Fisherman with Asian carp (Source: Flickr)

Fisherman with Asian carp (Source: Flickr)

Last Friday, three members of Congress introduced legislation to defend the Great Lakes from Asian carp, an invasive species that has been wreaking havoc on marine ecosystems as it works its way up the Mississippi River and its tributaries.

Environmentalists are concerned that the fish could cause serious ecological and economic damage if it migrates unchecked into Lake Michigan and the rest of the Great Lakes.

The bipartisan Guarding our Great Lakes Act was introduced in the House by Congressman Dave Camp, a Republican from Michigan, and Congresswoman Louise Slaughter, a Democrat from New York, and in the Senate by Senator Debbie Stabenow, a Democrat from Michigan.

The legislation calls for improvements to a lock and dam that sit downstream of Lake Michigan in Joliet, Illinois, to stop the migration of the fish through the lock. Improvements will include an engineered channel as well as electric dispersal barriers. It also calls for improvements to Chicago’s waterway system to prevent the transfer of invasive species from the Illinois River into Lake Michigan.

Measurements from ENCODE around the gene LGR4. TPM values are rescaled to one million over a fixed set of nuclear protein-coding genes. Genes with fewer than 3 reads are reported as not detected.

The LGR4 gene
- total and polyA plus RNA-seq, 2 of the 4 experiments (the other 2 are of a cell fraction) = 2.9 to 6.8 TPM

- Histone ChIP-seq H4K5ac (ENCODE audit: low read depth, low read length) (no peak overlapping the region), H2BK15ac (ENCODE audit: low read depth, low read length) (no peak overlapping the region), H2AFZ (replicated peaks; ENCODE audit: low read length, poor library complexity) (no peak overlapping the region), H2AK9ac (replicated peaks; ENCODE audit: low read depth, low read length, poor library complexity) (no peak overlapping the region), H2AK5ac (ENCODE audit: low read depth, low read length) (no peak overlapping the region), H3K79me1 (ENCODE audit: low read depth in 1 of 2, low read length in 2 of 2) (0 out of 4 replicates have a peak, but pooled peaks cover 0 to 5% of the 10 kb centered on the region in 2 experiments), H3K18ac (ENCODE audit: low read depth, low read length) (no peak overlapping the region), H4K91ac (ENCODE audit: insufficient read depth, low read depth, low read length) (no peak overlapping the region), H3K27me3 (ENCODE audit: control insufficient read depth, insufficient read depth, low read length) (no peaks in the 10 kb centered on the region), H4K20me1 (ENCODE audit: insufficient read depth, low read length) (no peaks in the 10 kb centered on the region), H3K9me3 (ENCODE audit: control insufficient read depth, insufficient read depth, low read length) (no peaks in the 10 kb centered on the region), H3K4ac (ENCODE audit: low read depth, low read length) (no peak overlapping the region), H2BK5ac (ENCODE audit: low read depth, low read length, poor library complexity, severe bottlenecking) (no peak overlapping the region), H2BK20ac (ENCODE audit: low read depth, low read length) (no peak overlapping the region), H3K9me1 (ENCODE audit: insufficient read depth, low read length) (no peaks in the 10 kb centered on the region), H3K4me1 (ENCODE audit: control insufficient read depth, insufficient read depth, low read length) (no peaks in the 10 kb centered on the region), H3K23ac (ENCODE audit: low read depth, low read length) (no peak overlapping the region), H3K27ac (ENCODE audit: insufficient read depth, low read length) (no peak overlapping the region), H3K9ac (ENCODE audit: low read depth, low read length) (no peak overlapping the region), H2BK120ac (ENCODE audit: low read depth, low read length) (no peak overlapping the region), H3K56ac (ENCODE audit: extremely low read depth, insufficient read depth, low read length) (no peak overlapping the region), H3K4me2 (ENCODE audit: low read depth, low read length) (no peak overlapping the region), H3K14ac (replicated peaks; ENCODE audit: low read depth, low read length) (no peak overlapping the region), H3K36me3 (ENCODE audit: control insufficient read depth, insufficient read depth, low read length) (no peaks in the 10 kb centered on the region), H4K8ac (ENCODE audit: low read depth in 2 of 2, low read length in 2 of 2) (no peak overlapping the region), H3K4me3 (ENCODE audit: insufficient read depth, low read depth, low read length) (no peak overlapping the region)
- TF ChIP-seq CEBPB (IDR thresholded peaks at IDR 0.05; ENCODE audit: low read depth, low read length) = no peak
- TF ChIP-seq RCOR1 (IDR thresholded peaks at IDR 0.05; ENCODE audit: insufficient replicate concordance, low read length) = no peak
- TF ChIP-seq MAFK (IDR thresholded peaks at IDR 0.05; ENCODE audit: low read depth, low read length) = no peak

Fishing for Asian carp (Source: Flickr)

Fishing for Asian carp (Source: Flickr)

Asian carp were introduced to the U.S. in the 1970s to control weeds and pests in aquatic farms, according to the National Parks Service. A few eventually made their way to the Mississippi River and established breeding populations. Asian carp out-compete native fish and lower the water quality. They also grow to extremely large sizes and have become infamous for their ability to jump out of the water at high speeds, sometimes even into boats.

Many experts are concerned that if the fish reach Lake Michigan they will devastate not only the environment, but also the $7 billion fishing industry.

The fish have been found as far north as Wisconsin, and DNA from the fish have been found in the Kalamazoo River in Michigan, which connects to the Great Lakes.

A number of tactics have been deployed or proposed to stop the spread of the fish, including a $10 million electric barrier near Chicago that may in fact not even be stopping fish much smaller than carp. Some have even proposed reversing the Chicago River and cutting off the connecting man-made waterways between the Great Lakes and the Mississippi River. Some entrepreneurial types are even trying to turn carp into the next foodie craze.

Despite these attacks, the carp have continued their march north, coming ever closer to the Great Lakes.

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